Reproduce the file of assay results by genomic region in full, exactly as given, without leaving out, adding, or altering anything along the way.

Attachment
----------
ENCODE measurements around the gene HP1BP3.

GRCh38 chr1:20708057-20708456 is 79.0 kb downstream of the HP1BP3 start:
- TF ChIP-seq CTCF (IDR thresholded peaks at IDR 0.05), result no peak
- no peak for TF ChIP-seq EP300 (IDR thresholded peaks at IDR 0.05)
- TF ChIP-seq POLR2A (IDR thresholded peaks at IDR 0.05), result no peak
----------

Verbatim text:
ENCODE measurements around the gene HP1BP3.

GRCh38 chr1:20708057-20708456 is 79.0 kb downstream of the HP1BP3 start:
- TF ChIP-seq CTCF (IDR thresholded peaks at IDR 0.05), result no peak
- no peak for TF ChIP-seq EP300 (IDR thresholded peaks at IDR 0.05)
- TF ChIP-seq POLR2A (IDR thresholded peaks at IDR 0.05), result no peak